In terms of the Premier League – and let’s not forget the insistence that the 1992/93 season was in fact Year Zero and nothing before counts – West Ham’s defeat to Manchester United wasn’t that much of a shock.
The two sides have been operating from a different power base for a long time now and the Hammers are many years from being able to compete on an equal footing – assuming they ever get the opportunity at all.
In fact, with most of the teams below the Hammers suffering defeats too, it wasn’t as if the result really changed too much in terms of the relegation dogfight either.
Nevertheless, there was something dispiriting in the way that the Hammers succumbed to their wealthy opponents. Something that seemed to be underlined by Wayne Rooney’s wonder goal.
Last season’s battling displays that earned a well-deserved point and an FA Cup replay were replaced by an uninspiring effort that made United look as if Sir Alex Ferguson were still in charge.
The Reds makeshift defence was never really tested by Andy Carroll, who was reduced to chasing scraps as the Reds quickly struck on the break.
Some criticism could be levelled at the big Geordie until you look at the poor quality of the balls coming into the centre-forward.
For those with memories of Trevor Brooking or Alan Devonshire – players with the skill to pass an opponent and play a killer ball – together with the reputation the Irons have always had for producing players of excellence, there was something hugely depressing in seeing the paucity of quality on display.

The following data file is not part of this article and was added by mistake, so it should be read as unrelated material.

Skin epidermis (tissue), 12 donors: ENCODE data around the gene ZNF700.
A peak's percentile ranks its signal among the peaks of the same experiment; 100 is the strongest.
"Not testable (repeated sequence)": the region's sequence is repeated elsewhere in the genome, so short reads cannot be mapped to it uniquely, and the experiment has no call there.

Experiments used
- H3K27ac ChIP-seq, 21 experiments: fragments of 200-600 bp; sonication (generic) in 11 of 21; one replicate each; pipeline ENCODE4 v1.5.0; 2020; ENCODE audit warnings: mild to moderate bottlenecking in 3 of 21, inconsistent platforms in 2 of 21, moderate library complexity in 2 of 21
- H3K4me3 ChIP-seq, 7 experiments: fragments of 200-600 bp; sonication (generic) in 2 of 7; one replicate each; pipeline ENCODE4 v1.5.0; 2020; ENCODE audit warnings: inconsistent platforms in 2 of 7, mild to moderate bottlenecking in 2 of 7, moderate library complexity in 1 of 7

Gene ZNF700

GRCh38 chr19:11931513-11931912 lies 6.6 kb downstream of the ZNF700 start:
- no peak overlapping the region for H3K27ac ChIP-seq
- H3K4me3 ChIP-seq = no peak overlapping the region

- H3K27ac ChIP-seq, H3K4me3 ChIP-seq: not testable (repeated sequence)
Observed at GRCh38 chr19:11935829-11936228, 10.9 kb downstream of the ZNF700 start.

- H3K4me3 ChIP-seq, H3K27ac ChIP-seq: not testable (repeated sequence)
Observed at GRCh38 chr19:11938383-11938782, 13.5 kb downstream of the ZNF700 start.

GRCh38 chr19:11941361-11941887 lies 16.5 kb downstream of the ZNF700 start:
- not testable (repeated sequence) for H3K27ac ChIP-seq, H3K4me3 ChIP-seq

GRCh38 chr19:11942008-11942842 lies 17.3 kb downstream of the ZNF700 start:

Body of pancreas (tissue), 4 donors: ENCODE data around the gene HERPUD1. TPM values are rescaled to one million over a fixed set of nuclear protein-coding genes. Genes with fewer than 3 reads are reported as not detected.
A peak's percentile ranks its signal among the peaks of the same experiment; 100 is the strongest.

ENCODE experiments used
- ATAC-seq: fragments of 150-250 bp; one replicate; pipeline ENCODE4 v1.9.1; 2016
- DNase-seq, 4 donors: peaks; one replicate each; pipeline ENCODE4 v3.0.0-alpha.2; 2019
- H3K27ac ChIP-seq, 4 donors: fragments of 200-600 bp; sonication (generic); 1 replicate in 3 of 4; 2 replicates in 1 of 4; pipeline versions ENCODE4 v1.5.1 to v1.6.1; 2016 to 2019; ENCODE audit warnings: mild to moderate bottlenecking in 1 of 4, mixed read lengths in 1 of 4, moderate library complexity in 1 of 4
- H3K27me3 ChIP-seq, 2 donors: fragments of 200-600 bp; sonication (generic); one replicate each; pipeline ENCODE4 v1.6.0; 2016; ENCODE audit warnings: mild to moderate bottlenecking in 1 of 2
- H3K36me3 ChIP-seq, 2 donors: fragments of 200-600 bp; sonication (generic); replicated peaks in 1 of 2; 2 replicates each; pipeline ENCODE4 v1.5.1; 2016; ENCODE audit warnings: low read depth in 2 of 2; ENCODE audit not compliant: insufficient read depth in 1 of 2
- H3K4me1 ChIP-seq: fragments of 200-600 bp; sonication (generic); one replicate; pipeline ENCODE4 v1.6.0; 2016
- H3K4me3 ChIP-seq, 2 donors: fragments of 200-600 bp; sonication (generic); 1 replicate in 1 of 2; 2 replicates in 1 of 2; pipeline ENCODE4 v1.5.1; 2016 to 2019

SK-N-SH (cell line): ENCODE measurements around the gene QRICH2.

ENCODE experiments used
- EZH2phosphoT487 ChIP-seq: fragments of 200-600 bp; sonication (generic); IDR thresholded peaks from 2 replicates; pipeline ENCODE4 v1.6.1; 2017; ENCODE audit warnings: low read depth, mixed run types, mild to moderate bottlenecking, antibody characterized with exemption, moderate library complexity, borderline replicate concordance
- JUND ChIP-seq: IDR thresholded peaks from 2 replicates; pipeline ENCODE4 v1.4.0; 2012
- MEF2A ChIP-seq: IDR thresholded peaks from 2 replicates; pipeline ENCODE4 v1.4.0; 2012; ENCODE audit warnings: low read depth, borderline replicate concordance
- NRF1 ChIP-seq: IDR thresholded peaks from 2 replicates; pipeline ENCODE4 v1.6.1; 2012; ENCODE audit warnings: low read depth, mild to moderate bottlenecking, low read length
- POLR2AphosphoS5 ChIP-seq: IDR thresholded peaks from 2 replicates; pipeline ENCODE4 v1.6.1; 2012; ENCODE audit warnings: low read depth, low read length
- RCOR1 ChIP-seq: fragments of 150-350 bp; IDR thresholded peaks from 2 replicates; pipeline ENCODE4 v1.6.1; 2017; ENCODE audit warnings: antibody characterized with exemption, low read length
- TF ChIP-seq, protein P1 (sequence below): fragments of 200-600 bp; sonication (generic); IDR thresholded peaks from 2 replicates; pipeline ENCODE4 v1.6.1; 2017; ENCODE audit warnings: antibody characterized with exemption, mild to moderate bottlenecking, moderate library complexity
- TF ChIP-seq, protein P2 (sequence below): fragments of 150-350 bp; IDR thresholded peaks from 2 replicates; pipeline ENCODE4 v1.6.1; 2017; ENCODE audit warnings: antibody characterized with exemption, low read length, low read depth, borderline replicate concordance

Too many aimless crosses were headed away by Phil Jones and former-Hammer Michael Carrick – a midfielder let’s not forget – who were made to look like Franz Beckenbauer and Carlos Alberto against a clueless attacking threat.
Sam Allardyce has simply got to look at this area during the close season as one shot on target at home against any defence is frankly not good enough.
Of course, the irony is that West Ham may already have someone on their books who could have helped change things, someone with some vision, guile and more than a little bit of skill.
Unfortunately, that player is getting some game time under his belt at QPR currently.
If reports are to be believed (and many don’t), Sam thought Ravel Morrison would benefit in going out on loan, as he was unlikely to get too many first team opportunities.
Would Ravel have played at some point on Saturday had he been available? It’s hard to imagine he wouldn't.
It’s likely that a win and a draw before the end of the season may be all West Ham need to ensure survival.
The further the team get from February’s run without a win though, the harder it will be.
Sam will surely rally his troops over the next week though, buoyed perhaps, by the congratulatory email from Michael Carrick who will undoubtedly be on Roy Hodgson’s Brazil plane - travelling thanks to his old team, it seems, as the new Bobby Moore.